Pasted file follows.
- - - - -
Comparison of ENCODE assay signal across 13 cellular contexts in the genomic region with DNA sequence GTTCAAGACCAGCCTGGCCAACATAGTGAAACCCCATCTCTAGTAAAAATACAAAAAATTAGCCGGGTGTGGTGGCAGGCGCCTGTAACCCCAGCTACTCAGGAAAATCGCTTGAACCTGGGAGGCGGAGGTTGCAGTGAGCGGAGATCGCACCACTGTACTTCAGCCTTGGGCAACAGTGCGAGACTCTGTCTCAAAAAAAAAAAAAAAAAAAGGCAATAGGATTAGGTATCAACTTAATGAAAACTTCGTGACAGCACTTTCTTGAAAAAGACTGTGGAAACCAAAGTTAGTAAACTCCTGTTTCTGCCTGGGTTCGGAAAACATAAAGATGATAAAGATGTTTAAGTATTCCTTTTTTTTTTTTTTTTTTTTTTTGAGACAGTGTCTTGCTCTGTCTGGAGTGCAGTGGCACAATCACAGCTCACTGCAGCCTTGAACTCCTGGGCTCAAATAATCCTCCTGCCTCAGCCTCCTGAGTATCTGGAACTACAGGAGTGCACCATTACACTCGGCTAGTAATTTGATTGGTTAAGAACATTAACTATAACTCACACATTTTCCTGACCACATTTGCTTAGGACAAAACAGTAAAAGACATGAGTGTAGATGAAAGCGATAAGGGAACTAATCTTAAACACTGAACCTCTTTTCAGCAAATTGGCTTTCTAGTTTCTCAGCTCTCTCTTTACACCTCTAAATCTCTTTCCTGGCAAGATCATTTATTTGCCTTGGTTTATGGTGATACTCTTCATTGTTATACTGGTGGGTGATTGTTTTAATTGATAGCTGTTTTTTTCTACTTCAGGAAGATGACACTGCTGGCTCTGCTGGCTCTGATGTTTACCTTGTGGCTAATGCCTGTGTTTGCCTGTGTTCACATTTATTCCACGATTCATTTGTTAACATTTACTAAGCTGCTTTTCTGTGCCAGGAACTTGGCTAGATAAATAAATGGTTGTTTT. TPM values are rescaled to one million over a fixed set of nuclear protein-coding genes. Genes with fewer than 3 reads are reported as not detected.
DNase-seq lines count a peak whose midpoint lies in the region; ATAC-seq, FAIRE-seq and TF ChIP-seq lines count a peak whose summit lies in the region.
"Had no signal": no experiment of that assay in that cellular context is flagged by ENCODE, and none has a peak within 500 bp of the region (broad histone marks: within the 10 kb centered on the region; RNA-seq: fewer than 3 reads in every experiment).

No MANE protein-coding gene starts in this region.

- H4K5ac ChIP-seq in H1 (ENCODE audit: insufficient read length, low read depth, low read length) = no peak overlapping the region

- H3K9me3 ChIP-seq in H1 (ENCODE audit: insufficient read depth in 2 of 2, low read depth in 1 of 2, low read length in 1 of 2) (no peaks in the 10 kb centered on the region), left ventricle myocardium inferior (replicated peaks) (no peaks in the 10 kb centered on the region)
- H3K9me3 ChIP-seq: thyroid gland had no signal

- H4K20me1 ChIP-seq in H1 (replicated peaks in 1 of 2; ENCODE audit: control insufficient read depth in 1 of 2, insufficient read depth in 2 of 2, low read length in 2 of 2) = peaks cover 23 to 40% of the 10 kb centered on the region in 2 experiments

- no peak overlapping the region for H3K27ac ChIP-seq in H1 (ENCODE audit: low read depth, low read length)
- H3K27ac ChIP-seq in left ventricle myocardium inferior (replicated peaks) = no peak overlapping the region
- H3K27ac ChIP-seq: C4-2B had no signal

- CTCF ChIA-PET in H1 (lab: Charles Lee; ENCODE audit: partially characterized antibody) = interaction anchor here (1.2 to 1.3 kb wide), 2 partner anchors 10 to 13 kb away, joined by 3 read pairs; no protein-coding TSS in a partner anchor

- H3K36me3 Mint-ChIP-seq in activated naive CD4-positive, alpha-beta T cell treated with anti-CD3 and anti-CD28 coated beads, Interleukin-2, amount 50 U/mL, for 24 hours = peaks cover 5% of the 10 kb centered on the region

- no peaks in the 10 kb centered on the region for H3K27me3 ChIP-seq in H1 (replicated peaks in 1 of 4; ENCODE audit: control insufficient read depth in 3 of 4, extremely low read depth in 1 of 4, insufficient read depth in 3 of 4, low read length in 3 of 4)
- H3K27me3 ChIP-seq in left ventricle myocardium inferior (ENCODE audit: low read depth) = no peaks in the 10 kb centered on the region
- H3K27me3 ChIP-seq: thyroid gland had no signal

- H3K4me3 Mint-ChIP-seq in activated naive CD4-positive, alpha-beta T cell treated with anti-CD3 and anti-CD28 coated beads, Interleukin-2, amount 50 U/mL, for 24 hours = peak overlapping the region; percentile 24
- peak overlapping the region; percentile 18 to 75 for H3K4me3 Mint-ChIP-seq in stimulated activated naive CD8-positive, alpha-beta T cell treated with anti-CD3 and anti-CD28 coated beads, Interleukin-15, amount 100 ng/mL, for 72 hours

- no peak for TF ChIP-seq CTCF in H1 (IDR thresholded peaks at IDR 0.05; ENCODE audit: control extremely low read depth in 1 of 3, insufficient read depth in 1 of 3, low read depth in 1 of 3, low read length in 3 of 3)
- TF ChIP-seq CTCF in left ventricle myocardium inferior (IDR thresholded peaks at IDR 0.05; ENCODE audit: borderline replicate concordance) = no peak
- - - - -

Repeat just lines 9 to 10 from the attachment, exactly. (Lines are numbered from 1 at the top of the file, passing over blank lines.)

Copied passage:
- no peak overlapping the region for H3K27ac ChIP-seq in H1 (ENCODE audit: low read depth, low read length)
- H3K27ac ChIP-seq in left ventricle myocardium inferior (replicated peaks) = no peak overlapping the region